1. I love the crisp and multi-mode display. The display size provides me quick access to 2 things at the same time – time and one more thing – either my steps, distance, heart rate or calories burned. Compared to my fitbit zip, where I have to tap to get more than one thing.

2. I really like some of the notifications: Especially the short text messages I get on the band without having to reach for my phone. Emails are more difficult because most are more than 1 or 2 sentences, but I like the news alerts, and some of cortana’s notifications.

3. I am happy with the accuracy of the steps tracking. All 3 of my fitness bands are within 2-3% of the steps at any point of time, so I think they are all good in doing the basics.

4. I love the heart rate monitor. It gives me a great way to ensure my levels of activity are measured.

What I am not too thrilled about:

1. Battery life: The device needs charging almost every day. This is one more charger I have to carry and remember to charge. It does charge rapidly – 2 hours is usually enough, but I have to time the charge. If I am sitting in one place for 2 hours (I never do that at all), I could perhaps charge it, but that’s rare, so I have to charge it in the night, which leads me to the next point.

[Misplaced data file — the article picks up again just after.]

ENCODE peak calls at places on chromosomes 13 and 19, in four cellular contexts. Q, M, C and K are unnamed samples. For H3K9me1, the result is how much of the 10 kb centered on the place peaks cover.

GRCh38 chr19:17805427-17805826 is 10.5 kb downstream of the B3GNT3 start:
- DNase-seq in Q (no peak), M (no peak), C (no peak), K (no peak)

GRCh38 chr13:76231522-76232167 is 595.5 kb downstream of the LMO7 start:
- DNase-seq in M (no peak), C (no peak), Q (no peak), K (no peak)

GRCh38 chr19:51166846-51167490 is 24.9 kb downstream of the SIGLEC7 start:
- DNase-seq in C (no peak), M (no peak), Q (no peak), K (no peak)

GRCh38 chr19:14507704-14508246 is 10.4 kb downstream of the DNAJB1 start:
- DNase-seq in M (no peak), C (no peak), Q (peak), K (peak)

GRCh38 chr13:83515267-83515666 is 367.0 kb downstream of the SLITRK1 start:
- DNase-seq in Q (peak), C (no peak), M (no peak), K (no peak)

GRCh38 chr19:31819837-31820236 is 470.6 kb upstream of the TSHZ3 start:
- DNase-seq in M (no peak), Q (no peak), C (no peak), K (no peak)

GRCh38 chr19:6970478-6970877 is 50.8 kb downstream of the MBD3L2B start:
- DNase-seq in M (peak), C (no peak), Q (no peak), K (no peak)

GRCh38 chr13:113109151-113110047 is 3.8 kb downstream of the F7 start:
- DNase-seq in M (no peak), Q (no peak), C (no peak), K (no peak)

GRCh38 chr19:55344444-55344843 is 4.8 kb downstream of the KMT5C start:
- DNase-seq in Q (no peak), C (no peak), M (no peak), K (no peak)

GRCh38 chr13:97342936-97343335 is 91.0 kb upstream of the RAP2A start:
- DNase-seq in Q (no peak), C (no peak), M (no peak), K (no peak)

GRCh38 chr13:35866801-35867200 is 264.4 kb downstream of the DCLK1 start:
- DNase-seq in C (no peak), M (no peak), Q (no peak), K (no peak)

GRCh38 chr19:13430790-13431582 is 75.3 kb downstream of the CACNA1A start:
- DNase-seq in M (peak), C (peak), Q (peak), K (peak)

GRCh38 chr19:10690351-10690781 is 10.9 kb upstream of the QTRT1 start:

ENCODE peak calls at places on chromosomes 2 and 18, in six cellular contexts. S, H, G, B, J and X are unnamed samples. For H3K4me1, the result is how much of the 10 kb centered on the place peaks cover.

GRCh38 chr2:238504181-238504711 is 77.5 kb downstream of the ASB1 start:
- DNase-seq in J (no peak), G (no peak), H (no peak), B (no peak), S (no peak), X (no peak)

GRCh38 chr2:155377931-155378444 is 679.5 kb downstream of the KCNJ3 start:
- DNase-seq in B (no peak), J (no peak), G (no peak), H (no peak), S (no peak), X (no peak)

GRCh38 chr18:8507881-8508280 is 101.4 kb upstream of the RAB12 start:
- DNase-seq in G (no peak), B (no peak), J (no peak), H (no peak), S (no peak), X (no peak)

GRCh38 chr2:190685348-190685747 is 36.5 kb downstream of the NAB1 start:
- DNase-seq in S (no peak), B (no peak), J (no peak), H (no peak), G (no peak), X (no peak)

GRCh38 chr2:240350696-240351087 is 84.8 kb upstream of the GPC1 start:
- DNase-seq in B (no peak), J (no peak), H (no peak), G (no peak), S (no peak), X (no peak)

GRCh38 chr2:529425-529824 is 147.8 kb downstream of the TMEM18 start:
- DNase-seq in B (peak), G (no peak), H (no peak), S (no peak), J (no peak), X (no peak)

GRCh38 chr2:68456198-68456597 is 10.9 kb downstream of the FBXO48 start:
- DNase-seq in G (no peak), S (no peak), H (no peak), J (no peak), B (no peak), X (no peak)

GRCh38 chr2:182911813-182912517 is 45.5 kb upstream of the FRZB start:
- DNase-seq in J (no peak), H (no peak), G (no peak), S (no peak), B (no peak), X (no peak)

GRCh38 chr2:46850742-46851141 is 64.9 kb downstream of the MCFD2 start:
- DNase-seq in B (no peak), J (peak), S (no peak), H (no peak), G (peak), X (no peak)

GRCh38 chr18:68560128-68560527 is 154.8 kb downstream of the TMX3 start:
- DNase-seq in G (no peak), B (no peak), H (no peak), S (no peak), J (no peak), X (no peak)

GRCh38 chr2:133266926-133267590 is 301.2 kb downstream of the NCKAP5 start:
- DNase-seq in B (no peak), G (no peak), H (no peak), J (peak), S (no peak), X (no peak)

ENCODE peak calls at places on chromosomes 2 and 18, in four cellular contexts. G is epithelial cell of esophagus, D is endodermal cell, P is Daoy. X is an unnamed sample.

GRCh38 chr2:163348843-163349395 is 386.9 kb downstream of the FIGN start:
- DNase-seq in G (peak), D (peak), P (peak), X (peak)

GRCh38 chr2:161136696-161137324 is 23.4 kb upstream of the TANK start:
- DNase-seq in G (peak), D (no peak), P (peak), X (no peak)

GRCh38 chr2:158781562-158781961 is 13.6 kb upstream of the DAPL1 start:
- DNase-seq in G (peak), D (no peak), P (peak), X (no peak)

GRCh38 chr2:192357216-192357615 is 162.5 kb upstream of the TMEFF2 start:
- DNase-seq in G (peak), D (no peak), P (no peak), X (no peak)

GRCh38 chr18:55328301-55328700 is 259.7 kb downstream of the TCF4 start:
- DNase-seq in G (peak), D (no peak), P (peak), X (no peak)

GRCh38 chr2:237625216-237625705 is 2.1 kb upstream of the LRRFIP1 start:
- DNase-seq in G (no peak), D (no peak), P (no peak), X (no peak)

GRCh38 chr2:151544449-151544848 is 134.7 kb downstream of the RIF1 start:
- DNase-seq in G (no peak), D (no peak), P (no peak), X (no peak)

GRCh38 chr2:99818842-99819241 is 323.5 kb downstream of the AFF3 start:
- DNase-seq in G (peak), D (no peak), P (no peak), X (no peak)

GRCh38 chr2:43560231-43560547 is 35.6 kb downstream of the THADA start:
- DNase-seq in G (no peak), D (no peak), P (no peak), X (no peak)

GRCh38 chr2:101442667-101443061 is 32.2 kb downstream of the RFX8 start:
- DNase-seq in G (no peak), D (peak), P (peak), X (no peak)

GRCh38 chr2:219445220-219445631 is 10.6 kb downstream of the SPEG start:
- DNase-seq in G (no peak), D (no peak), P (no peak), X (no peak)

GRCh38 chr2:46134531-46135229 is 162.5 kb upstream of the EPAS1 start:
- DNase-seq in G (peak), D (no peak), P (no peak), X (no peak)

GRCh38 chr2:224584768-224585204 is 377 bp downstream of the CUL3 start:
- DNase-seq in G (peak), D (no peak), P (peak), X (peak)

2. I cant sleep with it – so the point of sleep tracking is lost. It is bulky on the wrist and that’s the only time I think I can charge it.

3. The display gets roughed up quickly and the dings and dents are very visible. With “normal” usage my band was dented and dinged up within a week. The clasp is wearing out as well. The build quality on the display needs work. Even after a year of usage, my fitbit flex looks “like new”. Although the flex has a much smaller display and only shows “one thing at a time”.